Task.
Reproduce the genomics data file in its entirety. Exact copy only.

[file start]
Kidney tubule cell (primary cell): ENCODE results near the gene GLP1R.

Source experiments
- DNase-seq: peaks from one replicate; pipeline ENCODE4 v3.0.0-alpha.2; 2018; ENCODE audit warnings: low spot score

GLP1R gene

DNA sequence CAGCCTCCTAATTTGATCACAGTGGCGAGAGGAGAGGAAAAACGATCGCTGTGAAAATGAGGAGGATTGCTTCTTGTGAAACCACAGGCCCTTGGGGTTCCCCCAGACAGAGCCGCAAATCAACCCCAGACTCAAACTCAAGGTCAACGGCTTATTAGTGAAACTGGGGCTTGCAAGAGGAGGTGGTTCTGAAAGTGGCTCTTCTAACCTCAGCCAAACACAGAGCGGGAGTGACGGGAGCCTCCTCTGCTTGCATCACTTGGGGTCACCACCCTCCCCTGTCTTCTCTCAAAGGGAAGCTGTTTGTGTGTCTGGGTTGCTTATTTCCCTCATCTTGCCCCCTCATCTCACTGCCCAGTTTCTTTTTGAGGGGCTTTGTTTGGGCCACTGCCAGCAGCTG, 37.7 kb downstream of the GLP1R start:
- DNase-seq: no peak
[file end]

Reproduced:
Kidney tubule cell (primary cell): ENCODE results near the gene GLP1R.

Source experiments
- DNase-seq: peaks from one replicate; pipeline ENCODE4 v3.0.0-alpha.2; 2018; ENCODE audit warnings: low spot score

GLP1R gene

DNA sequence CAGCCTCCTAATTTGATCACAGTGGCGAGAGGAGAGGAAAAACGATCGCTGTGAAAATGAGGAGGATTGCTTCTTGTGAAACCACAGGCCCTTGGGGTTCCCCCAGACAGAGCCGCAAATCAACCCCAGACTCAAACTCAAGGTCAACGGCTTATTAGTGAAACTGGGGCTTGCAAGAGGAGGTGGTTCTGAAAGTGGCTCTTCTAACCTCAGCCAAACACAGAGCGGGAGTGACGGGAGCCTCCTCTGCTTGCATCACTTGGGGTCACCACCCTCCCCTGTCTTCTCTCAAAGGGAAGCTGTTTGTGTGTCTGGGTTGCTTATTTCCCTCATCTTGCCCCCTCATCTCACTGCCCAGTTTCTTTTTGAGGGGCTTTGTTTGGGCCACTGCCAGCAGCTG, 37.7 kb downstream of the GLP1R start:
- DNase-seq: no peak